Imagine a situation where a business negotiates contracts for the maintenance of widgets it sells.
- Customer buys 20 widgets.
- Customer negotiates contract for widgets to be serviced/replaced.
- Business makes money by servicing or replacing widgets at a cost lower than the contract payment.
- (Contract Payment - Actual Maintenance Cost > 0 ... profit!)
- Each contract is for multiple widgets.
- Each widget can only be in use for a specified period of time before repair. However, these repair periods can be stretched for a percentage of time with minimal risk to the widget.
- Each widget has a limited number of repair cycles before it needs to be replaced.
- Buying widgets is always more expensive than repairing widgets.
- Widget inspections must accompany every potential repair.
- Multiple inspection event types exist (Level 1, Level 2). Level 2 is MUCH more expensive.
- Level 1 can occur for a small number of widgets rather cheaply.
- Level 2 must occur for all widgets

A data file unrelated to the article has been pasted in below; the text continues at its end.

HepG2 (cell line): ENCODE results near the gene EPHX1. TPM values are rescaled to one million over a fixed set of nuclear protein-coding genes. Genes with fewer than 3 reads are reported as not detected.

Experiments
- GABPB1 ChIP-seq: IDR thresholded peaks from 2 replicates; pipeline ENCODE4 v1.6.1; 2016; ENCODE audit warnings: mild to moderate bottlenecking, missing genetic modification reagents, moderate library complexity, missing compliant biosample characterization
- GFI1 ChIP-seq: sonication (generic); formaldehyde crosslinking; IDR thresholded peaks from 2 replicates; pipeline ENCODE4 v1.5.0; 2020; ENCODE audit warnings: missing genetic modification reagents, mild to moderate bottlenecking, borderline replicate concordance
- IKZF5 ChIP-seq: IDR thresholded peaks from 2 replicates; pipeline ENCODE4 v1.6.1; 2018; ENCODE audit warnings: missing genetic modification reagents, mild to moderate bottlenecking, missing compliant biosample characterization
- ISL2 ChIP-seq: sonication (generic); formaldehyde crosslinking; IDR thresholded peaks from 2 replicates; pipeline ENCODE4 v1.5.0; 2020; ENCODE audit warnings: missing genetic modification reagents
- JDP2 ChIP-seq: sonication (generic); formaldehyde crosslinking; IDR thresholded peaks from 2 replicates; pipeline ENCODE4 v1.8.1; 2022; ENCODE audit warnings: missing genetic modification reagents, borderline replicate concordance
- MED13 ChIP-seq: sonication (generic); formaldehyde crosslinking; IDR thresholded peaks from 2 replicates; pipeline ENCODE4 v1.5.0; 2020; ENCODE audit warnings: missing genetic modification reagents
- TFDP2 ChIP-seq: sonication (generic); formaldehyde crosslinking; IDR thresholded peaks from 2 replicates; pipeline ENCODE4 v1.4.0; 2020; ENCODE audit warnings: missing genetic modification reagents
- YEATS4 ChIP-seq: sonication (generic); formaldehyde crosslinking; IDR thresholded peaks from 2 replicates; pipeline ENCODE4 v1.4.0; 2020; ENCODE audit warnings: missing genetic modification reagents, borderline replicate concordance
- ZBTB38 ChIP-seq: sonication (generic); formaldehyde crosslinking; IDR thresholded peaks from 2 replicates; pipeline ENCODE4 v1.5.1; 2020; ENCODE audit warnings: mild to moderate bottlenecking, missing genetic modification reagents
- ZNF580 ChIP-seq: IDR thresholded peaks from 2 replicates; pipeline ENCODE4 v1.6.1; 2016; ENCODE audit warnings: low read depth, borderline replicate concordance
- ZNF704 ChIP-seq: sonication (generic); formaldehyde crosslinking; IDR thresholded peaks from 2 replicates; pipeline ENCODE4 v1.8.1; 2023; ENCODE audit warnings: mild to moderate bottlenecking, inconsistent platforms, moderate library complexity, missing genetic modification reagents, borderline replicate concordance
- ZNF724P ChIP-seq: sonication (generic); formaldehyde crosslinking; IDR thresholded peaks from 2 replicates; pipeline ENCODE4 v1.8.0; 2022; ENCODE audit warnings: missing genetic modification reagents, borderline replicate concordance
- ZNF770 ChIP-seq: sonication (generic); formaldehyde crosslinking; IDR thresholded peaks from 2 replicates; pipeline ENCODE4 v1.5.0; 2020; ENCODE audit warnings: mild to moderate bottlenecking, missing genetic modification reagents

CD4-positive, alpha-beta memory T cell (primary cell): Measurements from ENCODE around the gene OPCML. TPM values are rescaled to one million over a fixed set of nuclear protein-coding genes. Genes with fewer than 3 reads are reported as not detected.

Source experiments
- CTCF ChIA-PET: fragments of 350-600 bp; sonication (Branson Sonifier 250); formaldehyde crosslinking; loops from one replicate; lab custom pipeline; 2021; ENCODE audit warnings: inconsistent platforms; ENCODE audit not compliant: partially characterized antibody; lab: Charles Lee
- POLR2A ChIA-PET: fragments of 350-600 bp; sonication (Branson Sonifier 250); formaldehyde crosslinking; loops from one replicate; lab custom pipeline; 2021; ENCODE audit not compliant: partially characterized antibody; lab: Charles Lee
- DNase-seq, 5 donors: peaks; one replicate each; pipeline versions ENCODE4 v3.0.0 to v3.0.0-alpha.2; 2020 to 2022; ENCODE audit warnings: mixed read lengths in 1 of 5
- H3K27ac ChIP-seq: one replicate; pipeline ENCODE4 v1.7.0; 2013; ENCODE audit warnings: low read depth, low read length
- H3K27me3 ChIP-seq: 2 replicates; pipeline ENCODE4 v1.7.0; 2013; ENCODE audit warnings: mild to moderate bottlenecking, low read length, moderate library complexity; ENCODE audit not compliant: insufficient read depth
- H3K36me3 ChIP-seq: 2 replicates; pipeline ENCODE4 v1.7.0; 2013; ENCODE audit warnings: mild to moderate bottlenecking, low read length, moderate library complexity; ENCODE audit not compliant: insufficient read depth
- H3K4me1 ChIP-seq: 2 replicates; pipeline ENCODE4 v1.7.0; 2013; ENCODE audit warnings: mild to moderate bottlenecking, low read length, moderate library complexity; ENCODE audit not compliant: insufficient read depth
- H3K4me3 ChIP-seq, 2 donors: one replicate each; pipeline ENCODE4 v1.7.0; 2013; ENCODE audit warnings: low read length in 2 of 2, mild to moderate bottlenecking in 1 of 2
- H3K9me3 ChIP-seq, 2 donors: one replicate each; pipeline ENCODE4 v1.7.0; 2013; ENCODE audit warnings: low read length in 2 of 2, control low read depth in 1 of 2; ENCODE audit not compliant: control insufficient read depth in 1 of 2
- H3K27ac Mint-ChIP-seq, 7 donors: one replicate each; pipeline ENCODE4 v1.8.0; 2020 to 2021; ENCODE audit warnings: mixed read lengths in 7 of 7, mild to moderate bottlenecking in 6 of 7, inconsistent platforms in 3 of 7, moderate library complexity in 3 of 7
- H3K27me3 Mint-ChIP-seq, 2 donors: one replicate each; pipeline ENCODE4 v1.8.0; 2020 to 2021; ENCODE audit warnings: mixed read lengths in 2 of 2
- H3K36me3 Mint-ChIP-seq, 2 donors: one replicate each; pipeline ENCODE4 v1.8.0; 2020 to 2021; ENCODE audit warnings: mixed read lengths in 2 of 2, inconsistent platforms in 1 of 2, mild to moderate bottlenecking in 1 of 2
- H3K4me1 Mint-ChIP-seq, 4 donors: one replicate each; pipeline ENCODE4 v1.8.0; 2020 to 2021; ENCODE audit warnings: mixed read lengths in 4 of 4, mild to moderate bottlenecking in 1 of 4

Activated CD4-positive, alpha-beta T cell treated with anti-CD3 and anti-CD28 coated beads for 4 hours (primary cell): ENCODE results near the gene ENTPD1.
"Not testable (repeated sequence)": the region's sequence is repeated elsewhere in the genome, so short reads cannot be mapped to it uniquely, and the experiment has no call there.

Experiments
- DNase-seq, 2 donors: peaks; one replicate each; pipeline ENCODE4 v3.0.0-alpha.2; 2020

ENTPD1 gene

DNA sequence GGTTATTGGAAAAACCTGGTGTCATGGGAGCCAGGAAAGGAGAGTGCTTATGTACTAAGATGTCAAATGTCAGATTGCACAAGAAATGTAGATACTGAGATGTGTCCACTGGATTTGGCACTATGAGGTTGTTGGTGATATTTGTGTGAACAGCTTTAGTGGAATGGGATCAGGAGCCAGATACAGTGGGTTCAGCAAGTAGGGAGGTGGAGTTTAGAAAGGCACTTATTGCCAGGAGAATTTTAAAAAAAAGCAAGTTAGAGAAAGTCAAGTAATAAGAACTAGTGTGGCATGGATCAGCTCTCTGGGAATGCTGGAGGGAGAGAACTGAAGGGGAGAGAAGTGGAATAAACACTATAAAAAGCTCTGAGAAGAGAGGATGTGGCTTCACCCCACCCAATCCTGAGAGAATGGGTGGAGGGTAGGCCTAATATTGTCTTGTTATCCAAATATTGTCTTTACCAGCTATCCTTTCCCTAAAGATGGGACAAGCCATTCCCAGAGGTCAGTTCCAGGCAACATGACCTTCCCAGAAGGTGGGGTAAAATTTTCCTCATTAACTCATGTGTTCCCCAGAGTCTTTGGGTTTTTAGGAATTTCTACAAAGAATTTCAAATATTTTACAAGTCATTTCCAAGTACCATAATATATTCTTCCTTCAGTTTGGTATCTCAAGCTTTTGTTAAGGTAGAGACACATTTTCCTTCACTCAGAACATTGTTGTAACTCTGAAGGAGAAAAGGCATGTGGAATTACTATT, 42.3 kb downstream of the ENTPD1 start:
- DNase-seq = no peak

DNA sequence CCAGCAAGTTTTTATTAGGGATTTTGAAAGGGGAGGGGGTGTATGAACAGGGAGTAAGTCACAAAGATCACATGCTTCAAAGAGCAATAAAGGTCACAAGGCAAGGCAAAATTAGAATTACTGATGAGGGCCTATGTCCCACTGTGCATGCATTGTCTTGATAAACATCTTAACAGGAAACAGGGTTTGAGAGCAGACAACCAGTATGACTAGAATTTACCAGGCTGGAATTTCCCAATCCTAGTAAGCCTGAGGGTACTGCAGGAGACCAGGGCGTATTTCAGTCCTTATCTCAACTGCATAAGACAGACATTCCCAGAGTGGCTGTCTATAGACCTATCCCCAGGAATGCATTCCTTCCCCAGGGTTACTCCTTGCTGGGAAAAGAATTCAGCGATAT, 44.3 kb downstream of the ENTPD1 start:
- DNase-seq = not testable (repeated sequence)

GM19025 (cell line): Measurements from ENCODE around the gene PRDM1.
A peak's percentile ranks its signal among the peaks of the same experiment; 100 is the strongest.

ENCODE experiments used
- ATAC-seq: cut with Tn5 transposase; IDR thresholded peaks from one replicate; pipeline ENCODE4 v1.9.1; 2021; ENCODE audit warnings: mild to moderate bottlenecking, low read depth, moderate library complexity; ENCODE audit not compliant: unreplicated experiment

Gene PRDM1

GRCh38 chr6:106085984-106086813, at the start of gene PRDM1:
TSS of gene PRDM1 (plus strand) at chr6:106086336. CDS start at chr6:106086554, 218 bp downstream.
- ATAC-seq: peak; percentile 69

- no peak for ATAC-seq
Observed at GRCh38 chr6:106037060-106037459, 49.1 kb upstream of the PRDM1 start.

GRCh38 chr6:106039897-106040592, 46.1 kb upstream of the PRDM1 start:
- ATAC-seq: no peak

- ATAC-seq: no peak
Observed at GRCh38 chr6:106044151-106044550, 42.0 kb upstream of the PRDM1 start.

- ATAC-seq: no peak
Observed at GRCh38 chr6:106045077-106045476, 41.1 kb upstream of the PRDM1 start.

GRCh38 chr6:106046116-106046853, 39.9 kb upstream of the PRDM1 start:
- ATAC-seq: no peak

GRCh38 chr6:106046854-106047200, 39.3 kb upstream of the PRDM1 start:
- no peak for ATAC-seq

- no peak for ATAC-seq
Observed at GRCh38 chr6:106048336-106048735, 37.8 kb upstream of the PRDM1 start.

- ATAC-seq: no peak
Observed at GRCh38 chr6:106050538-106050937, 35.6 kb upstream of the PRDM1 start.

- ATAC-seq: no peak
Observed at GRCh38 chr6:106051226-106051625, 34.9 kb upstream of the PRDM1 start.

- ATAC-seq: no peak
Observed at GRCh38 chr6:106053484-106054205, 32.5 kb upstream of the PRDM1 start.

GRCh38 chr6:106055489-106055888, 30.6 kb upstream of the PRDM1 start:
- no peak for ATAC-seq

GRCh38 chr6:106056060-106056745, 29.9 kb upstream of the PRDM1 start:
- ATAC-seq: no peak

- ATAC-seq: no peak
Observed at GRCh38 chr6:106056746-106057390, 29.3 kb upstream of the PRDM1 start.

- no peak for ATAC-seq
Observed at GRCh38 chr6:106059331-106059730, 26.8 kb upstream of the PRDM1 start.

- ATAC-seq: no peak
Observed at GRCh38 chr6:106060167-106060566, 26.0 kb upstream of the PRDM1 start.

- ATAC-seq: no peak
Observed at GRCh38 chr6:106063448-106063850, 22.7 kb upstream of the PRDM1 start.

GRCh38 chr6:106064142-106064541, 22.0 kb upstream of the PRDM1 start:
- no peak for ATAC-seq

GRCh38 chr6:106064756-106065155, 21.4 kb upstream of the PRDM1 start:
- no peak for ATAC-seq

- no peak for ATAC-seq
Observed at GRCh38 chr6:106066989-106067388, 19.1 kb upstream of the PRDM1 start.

- A repair event is cheaper if it occurs when multiple widgets can be inspected and repaired at once.
What would be appropriate algorithms to forecast the best possible schedule for inspecting/replacing/repairing widgets on a contract over time to maximize profit?
They key goal is to stagger inspection events to have the fewest inspection events and fewest new widget purchases over the life of a contract.
Example - Widget 1 can be in use for 100 hours before repair. Widget 2 can be in use for 110 hours before repair. Stagger Widget 1 forward 10 hours to inspect both at the same time instead of doing an inspection/repair at 100 and 110 hours.
I am doing research on branch and bound ... A* and minimum spanning tree algorithms, but I am not sure which approach was more appropriate for the problem.
Please note that this seems similar to What type of analysis is appropriate for assessing the performance time-series forecasts?